In 2002, Jordan started attending Niagara College (Wine and Viticulture) after a brief stint in the restaurant world. There Jordan built knowledge behind his passion graduating with honors and receive the Premiers Award for top Recent Grad from all Canadian Colleges in 2008. At Niagara College Jordan also competed in the Inter-Rhone Sommelier Challenge (he is not a Sommelier) and received 1st place in Canada and 3rd Internationally in Avignon, France. Some of Jordan other accomplishments include Top 40 Under 40 Tastemakers (Wine Enthusiast 2013), Top 30 under 30 Ontario Hostelry Institute, Top 30 under 30 Loudoun Business, Top Up and Coming Winemakers (Wine Access Magazine)In 2020, after 20 years making wine in Niagara and Virginia, Jordan made his new home at Heron Hill Winery in the Finger Lakes and looks forward to being part of the further growth and success for Heron Hill and the region. We hope you enjoy reading his responses to our questions!
Why did you choose to make wine here? Finger Lakes has always been a grass is greener on the other side for me. I am born and raised in Niagara in the Canada side so started my career making similar varieties and was always in awe of the Finger Lakes wines when I tried them. I knew one day I would have to make wine here. Life takes weird turns, now question. I ended up in Virginia for 13 years and then COVID happened. It was a sign now that I was legally able to work anywhere in the States that now was my opportunity. On top of that I saw a posting with the chance to work with Heron Hill and Ingle Vineyard. I knew John had been a pioneer for the region and that Ingle Vineyard had decades of history (let alone those old vines) and this was arguably the chance I had wanted to have all since I started making wine 20 years prior. Turns out it could not have been a better decision.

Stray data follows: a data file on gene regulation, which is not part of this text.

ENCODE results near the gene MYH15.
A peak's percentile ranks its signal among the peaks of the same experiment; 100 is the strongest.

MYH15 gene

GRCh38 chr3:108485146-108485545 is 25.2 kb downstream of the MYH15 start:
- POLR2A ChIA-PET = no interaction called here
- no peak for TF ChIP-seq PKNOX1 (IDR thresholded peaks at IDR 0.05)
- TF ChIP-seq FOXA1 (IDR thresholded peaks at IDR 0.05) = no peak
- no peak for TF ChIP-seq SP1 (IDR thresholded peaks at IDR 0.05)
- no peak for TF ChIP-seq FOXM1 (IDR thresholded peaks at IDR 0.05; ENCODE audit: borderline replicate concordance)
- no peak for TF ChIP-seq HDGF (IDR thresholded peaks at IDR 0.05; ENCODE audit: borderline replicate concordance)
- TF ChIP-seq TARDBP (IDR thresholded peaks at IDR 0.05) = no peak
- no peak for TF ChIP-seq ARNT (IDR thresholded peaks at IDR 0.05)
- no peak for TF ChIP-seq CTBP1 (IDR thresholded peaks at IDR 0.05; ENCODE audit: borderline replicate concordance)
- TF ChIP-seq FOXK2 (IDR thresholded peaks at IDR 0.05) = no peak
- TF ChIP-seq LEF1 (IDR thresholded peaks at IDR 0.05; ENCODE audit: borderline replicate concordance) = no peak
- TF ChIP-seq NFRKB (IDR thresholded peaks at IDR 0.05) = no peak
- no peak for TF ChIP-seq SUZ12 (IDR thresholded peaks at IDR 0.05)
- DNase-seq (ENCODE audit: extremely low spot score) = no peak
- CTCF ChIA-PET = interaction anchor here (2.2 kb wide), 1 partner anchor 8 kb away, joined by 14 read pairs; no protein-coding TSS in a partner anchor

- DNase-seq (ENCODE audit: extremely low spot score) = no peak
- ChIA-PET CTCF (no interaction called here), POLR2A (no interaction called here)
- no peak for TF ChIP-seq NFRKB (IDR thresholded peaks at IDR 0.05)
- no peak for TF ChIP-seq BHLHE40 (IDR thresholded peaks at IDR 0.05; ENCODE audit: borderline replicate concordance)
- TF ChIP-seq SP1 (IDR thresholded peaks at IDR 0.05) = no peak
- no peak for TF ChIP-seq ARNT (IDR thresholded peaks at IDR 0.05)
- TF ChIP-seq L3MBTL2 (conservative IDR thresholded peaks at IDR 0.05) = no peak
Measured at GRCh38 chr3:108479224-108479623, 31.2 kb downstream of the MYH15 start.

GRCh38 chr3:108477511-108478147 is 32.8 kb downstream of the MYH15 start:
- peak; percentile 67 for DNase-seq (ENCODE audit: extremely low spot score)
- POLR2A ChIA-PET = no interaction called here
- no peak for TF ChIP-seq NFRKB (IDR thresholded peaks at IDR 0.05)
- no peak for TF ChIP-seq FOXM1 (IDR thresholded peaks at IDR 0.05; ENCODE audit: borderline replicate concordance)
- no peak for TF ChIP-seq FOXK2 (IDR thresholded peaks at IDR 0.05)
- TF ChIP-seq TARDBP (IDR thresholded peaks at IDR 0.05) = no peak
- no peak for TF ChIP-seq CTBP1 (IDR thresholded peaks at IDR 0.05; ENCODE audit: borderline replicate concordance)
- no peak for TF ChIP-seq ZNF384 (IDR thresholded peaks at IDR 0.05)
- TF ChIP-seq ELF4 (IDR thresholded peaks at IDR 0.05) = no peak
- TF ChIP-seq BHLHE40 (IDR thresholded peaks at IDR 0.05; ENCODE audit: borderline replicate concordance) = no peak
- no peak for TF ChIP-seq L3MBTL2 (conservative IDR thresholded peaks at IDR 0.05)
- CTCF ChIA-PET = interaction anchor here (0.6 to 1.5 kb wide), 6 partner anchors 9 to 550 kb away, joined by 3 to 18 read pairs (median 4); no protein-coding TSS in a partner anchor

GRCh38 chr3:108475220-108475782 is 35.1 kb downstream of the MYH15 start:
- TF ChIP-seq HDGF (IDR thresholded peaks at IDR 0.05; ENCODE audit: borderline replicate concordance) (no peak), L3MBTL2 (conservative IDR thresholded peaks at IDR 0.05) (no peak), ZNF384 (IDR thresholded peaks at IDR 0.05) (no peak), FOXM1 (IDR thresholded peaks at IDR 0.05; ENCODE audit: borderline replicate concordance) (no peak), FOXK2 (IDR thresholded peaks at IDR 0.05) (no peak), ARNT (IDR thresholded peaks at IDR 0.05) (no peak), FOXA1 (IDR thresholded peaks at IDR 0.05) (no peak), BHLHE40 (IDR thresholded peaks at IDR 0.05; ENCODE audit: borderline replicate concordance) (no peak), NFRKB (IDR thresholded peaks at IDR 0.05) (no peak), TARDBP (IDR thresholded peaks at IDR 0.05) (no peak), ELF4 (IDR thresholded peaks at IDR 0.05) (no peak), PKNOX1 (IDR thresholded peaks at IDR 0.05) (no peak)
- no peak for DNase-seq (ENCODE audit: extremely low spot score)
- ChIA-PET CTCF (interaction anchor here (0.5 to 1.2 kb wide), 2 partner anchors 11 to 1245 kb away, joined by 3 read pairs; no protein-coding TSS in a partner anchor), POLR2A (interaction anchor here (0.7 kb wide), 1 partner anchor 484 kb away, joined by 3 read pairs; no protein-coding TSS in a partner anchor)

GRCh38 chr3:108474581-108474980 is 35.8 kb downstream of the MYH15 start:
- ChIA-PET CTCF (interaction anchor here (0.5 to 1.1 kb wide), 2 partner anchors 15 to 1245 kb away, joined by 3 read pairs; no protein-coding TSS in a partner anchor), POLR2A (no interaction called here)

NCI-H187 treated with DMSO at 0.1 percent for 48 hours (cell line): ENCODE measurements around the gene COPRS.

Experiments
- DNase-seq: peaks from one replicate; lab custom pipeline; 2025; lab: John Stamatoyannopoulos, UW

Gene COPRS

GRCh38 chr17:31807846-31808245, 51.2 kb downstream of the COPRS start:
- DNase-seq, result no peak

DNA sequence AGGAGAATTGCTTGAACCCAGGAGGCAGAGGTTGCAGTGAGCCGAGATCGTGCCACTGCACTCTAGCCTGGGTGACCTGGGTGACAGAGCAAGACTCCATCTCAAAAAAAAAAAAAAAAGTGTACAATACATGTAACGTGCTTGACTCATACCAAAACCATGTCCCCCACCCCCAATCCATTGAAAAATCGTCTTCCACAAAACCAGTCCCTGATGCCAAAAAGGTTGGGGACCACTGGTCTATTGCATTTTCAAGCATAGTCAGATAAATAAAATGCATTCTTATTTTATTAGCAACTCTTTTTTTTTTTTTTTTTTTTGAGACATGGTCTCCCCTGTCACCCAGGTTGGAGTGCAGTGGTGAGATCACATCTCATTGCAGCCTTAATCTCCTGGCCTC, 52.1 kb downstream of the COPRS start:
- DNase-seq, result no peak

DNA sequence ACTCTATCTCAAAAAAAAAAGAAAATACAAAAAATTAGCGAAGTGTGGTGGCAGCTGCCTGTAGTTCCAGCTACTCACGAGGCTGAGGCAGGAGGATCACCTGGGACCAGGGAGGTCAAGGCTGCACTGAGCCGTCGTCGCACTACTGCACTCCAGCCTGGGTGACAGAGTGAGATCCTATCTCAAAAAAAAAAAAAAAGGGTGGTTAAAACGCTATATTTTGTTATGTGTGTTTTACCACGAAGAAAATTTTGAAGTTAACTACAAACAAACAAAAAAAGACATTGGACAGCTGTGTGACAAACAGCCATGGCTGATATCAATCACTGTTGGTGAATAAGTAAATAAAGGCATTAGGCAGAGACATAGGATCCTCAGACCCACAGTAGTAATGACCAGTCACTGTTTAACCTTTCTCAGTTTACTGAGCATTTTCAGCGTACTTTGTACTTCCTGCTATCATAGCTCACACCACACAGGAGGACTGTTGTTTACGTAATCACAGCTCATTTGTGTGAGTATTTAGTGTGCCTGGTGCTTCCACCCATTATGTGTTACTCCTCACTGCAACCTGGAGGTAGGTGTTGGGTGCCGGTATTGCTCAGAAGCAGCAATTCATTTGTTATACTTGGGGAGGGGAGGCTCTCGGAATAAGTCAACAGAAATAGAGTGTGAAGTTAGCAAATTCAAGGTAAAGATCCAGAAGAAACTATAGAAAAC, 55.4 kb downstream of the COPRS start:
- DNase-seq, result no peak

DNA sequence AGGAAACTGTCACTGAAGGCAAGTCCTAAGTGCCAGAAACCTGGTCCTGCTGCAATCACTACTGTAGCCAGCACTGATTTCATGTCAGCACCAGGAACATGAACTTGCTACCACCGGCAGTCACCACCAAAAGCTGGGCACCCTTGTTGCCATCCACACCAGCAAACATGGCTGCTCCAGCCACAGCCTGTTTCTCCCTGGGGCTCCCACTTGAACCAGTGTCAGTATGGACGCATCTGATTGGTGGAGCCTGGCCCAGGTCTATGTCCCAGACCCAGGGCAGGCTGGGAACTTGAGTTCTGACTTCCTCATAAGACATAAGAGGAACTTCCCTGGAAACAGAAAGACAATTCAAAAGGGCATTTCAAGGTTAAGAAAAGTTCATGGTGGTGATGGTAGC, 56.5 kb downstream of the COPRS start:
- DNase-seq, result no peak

How would you describe your winemaking style? Adaptable. Like most winemakers now a days I want to be as minimal intervention as possible. I think we all have different opinions as to what that means, but for me it simply means I will not do anything that does not have significant positive impact on the wine. That said, every year is different, every variety is different, every vessel, fermentation, day is different. Taking the one way approach of saying you will not intervene when needed is not better than making good wine. Knowledge is power and using your knowledge to understand what is happening and approach each winemaking step with adaptability is important to a successful end wine, and that includes terroir driven wines. Many say intervening is taking away from and expression of place and time. I disagree. Allowing a wine to go in an awkward direction pulls that wine further from what its original potential is/was. It’s about stepping in when needed, but only when needed. I was once told a great saying that I live by. If it needs to be done in the vineyard, do it yesterday. If it needs to be done in the cellar, do it tomorrow.